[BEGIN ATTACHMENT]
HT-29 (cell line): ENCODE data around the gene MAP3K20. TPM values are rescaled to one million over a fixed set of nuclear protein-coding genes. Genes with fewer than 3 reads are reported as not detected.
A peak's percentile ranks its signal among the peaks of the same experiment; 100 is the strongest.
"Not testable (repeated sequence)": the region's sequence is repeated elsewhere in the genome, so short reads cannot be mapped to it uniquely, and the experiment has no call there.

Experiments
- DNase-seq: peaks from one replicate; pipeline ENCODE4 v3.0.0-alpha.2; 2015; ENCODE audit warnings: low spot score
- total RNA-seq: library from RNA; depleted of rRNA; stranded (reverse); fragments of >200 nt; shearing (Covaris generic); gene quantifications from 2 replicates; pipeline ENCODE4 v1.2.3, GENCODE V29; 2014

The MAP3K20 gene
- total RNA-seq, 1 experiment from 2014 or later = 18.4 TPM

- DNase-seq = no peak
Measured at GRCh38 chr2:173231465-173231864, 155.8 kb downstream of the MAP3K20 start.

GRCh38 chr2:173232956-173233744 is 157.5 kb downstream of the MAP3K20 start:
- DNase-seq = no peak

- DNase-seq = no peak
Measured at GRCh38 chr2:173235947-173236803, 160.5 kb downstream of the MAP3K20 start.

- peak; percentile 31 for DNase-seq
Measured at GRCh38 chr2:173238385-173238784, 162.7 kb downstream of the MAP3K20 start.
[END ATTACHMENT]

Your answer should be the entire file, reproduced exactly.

HT-29 (cell line): ENCODE data around the gene MAP3K20. TPM values are rescaled to one million over a fixed set of nuclear protein-coding genes. Genes with fewer than 3 reads are reported as not detected.
A peak's percentile ranks its signal among the peaks of the same experiment; 100 is the strongest.
"Not testable (repeated sequence)": the region's sequence is repeated elsewhere in the genome, so short reads cannot be mapped to it uniquely, and the experiment has no call there.

Experiments
- DNase-seq: peaks from one replicate; pipeline ENCODE4 v3.0.0-alpha.2; 2015; ENCODE audit warnings: low spot score
- total RNA-seq: library from RNA; depleted of rRNA; stranded (reverse); fragments of >200 nt; shearing (Covaris generic); gene quantifications from 2 replicates; pipeline ENCODE4 v1.2.3, GENCODE V29; 2014

The MAP3K20 gene
- total RNA-seq, 1 experiment from 2014 or later = 18.4 TPM

- DNase-seq = no peak
Measured at GRCh38 chr2:173231465-173231864, 155.8 kb downstream of the MAP3K20 start.

GRCh38 chr2:173232956-173233744 is 157.5 kb downstream of the MAP3K20 start:
- DNase-seq = no peak

- DNase-seq = no peak
Measured at GRCh38 chr2:173235947-173236803, 160.5 kb downstream of the MAP3K20 start.

- peak; percentile 31 for DNase-seq
Measured at GRCh38 chr2:173238385-173238784, 162.7 kb downstream of the MAP3K20 start.